Kinesthetic learners are natural doers. They learn best when they process information while being physically active or engaged.
Kinesthetic learners aren’t necessarily suited to the traditional classroom. They tend to learn best when they are physically active, or through learning activities that involve active participation.
Similar to Auditory Learners, Kinesthetic learners are not tremendous note-takers in class.
They can be fidgety and not enjoy sitting still for long periods of time, which sometimes comes across as disruptive or uninterested.
Are you or is teen a Kinesthetic Learner?
Here’s a few main characteristics of Kinesthetic learners. See if any of these sound familiar. Kinesthetic learners:
- are good with their hands. They enjoy building models and putting things together (or breaking them!)
- are good at remembering things they’ve actually done before. E.g. cooking meals, putting together computers, jigsaw puzzles.
- enjoy active learning at school, such as PE and science experiments.
- enjoy playing sport.
- like adventure books and movies.
- become fidgety when sitting for a long period of time.
- do not tend to have great handwriting or spelling.
Study Tips for Kinesthetic Learners
Kinesthetic learners should use study techniques that take advantage of their very hands-on brain.
Use flash cards
Flash cards make kinesthetic learners turn simple recall into a game. This makes them perfect for kinesthetic learners.
Simply write a question or topic suggestion on one side of a card, and the answer or a list of details they should remember on the other side.
The beauty of flash cards is that you can use them by yourself or with others. This easily allows you to take an active part in your teen’s study while making it more fun for them.
Study in short blocks
Kinesthetic learners tend to have a relatively short attention span when they’re studying. But this doesn’t mean they shouldn’t be doing just as much study as everyone else.
They should break their study up into shorter periods, but also take shorter breaks.
Forcing a kinesthetic learner to study for an hour at a time can be counter-productive. Regular 5 minute breaks can often be all they need to help them study far more.
Use plenty of examples when writing study notes
Many main points and concepts can be demonstrated with examples. Kinesthetic learners tend to make better associations with the examples than just the plain facts.
For example, most science concepts can be backed up with specific examples. E.g. instead of just remembering the formula, F = m × a, you can think of a cellphone being dropped from a second story balcony, and how force, mass, and acceleration are related. (The more personal or relatable to their everyday life the better)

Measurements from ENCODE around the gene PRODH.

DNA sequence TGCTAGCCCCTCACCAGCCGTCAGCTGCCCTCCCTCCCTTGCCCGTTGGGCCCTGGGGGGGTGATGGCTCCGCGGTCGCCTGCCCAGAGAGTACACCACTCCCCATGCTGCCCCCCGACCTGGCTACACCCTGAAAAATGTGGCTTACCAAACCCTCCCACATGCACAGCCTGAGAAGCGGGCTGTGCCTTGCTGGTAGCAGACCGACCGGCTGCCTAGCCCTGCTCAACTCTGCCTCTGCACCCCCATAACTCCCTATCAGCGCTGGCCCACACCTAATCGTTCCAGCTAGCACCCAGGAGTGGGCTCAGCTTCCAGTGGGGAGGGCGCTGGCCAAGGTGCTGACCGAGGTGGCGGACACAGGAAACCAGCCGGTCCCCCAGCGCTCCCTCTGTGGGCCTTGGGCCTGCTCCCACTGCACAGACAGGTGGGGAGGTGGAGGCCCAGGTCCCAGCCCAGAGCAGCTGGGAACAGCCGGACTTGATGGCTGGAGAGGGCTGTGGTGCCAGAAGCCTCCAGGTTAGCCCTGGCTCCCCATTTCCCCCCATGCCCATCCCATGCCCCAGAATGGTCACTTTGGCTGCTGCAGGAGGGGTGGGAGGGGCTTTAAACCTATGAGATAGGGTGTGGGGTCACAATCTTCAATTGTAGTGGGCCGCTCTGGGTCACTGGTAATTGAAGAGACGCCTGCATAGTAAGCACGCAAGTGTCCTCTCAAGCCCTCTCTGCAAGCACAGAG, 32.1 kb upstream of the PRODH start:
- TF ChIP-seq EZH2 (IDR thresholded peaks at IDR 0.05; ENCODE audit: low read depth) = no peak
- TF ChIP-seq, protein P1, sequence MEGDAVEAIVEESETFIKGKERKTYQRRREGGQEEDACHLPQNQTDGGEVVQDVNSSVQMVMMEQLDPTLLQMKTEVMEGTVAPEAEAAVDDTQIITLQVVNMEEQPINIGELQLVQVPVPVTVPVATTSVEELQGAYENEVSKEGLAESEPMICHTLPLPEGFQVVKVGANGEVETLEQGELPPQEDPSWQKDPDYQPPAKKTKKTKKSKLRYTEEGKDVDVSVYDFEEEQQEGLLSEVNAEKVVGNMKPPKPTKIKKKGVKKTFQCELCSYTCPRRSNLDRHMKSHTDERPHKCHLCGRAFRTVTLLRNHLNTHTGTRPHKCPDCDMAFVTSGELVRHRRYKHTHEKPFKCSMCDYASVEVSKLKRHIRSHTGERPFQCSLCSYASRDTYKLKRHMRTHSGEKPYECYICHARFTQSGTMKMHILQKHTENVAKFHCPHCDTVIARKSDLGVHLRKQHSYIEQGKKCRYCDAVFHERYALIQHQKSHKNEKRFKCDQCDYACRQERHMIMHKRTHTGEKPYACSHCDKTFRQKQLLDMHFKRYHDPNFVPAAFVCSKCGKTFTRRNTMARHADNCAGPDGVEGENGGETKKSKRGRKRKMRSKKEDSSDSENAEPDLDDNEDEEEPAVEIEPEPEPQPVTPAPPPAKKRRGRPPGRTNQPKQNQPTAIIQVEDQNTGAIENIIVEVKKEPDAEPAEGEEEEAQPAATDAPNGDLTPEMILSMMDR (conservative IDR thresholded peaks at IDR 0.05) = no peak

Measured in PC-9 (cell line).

Many of the arts subjects include many examples and case studies. Try and get your teen to think of these ‘situations’, not just the plain facts.
Study with other people
Kinesthetic learners enjoy discussion. Talking about what they’ve learnt is often a great way to consolidate what they’ve learnt.
This tip is suggested with caution however! ‘Study groups’ may not always be productive…
As a parent, you could try and have a discussion with your teen about what they’ve learnt. Combining this with flash cards is a perfect way for parents to contribute to their teen’s study.
Do something while you study
Tap a pencil, squeeze a stress ball, or do something to occupy the want to do something with their hands without becoming a distraction.
Just make sure that this doesn’t become a distraction itself!
A note about music while studying
Kinesthetic learners tend to be less distracted by music while studying than other people, although this is a personal debate.
I personally don’t study very well without listening to loud rock music. But I know that as soon as I get a little bit distracted, off it goes!
Your teen should know what feels right for them, so let them have a play around and figure out what conditions they need to study best.
If you or your teen is a Kinesthetic learner, and you have a suggestion for us to add to the list we’d love to hear it! Tell us here.
A cautionary note
Most people don’t fit perfectly into one of the four learning style categories. Most students have a combination Learning Style!
So, what does this mean? It means that your teen should explore different ways of learning and choose to use the ones that they find most useful.
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